I personally have little fondness for American cheese, and will almost always choose something else. But one area where I do agree with the article is that American cheese is de rigueur for a cheeseburger. Other cheeses either have poor melting characteristics, or they have a flavor that overwhelms the beef. I like blue cheese as much as the next guy, for example, but to my palate it completely dominates a burger. And I don't particularly want to eat something that tastes like "blue cheese with a hint of burger flavor." Cheddar is the same way to me.
posted by slkinsey at 3:53 PM on July 25, 2016 [5 favorites]


"Blue cheese on a burger never works."

Blue cheese on a burger has never not worked.
posted by kevinbelt at 4:02 PM on July 25, 2016 [36 favorites]


I have complicated feelings about this. On the one hand, I agree that American cheese wins out on texture in the case of a burger, though cheap provolone mostly melts the same way and, for being just as bland but less sweet, is the better alternative in my book. Cheddar gets weirdly sweaty and blue cheese is a little overwhelming in the context. On the other hand, I don't understand the foodie fuss about letting the taste of the burger itself shine through, since beer is the most boring possible meat. I've learned to avoid the burger places that chefs and chef-adjacents tend to recommend, since they're always super-minimalist offerings with giant patties, a slice of cheese, and nothing else, and I do. not. get it.
posted by invitapriore at 4:04 PM on July 25, 2016 [1 favorite]


beer is the most boring possible meat.

It's difficult to get a good sear on beer, though you can get pretty close with Guinness.
posted by Greg_Ace at 4:10 PM on July 25, 2016 [29 favorites]


I've had American Cheese I've tried to scrape off my burger and feed to the dogs and I've had American Cheese that was as good as any Farm House Cheddar. That said thin sliced Edam always made me happy when I ate beef.
posted by ridgerunner at 4:11 PM on July 25, 2016 [1 favorite]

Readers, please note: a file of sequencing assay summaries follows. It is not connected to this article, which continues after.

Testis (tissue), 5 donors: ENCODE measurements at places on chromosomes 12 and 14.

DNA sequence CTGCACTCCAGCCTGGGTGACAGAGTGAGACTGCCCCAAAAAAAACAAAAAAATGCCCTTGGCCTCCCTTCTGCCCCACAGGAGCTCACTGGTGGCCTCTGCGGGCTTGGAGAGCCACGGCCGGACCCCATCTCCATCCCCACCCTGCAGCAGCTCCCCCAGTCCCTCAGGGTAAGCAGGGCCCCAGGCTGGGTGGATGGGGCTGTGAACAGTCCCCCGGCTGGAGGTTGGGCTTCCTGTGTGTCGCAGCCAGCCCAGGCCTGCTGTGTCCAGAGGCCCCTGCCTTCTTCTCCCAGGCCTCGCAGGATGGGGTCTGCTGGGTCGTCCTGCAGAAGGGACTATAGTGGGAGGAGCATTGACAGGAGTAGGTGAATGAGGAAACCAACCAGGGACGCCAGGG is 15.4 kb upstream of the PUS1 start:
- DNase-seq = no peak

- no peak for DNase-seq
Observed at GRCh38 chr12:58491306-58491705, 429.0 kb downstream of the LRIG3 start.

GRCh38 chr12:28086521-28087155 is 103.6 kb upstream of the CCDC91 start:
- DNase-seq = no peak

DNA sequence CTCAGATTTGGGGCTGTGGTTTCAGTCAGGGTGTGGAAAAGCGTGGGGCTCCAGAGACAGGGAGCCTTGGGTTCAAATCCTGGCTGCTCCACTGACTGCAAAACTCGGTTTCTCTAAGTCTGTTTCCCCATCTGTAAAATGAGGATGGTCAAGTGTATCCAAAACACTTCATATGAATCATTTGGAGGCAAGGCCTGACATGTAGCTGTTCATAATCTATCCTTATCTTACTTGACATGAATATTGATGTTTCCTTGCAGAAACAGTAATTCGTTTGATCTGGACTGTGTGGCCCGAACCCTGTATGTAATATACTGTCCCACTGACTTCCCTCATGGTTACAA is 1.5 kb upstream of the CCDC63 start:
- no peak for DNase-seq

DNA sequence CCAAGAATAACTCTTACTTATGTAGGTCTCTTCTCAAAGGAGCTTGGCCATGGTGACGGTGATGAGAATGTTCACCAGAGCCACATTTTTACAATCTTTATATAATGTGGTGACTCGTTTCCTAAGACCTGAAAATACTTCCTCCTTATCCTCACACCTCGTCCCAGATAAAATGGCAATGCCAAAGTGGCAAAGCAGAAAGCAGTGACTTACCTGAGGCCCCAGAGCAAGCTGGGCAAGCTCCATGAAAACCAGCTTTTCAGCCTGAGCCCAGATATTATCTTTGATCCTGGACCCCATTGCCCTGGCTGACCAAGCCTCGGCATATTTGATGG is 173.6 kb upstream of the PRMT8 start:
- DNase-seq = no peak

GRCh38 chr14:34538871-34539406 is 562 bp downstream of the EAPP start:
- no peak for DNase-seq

The rule of thumb is if it comes in individually wrapped slices it is glop. But real American Process is quite good for any use and especially for melting. It's what they have at the deli counter but Kraft Deli Deluxe in packages is widely distributed in many groceries. My analogy is that straight cheese is like a varietal wine whereas process cheese is like a blend. And any fan of Italian wines knows that blends can be quite, quite delicious...
posted by jim in austin at 4:15 PM on July 25, 2016 [2 favorites]


Cheddar all the way. I'd rather have no cheese than American cheese.

"No other cheese in the world can touch its meltability or goo factor..." Just like melted plastic.
posted by shoesietart at 4:15 PM on July 25, 2016 [8 favorites]


In fairness, American Cheese is versatile to the extent that it has several uses beyond merely eating it.
posted by Wordshore at 4:15 PM on July 25, 2016 [6 favorites]


I dunno, I think cheddar sets off the flavor of a burger nicely. I don't turn down a cheeseburger if American is my only option, though.

But there is something about cheddar...it's like a bass note. You don't necessarily think to ask for it, but when it's not there you notice something is missing. (A pub near me features "cheeseburger spring rolls" on its bar snack menu, and the first time I tried them, it took me about annhourmto figure out why I felt something was "missing" until I realized "wait, they used American cheese.")
posted by EmpressCallipygos at 4:20 PM on July 25, 2016 [1 favorite]


If Donald Trump wanted to build a wall between me and the "it's not really cheese!" snobs, I'd buy a yard just so I could put a sign in it.
posted by Bulgaroktonos at 4:21 PM on July 25, 2016 [24 favorites]


I've had American Cheese I've tried to scrape off my burger and feed to the dogs

And I've had the dog look at me in disgust and walk away.
posted by BlueHorse at 4:26 PM on July 25, 2016 [4 favorites]


I find the term "process cheese" very odd. In the UK we call it "processed cheese", which makes more sense to me because "processed" is an adjective.
posted by w0mbat at 4:27 PM on July 25, 2016 [20 favorites]


You're all missing out on the pinnacle of Southern Illinois trash sandwiches: two slices of Kraft American cheese, Miracle Whip (fuck you, Hellman's), on Wonder Bread with a Coke. No substitutions on brands. Your cardiologist will appreciate your business. Bacon is a an allowed substitution for the American cheese, but that makes it a BM sandwich. Also amazing.

Stop judging me.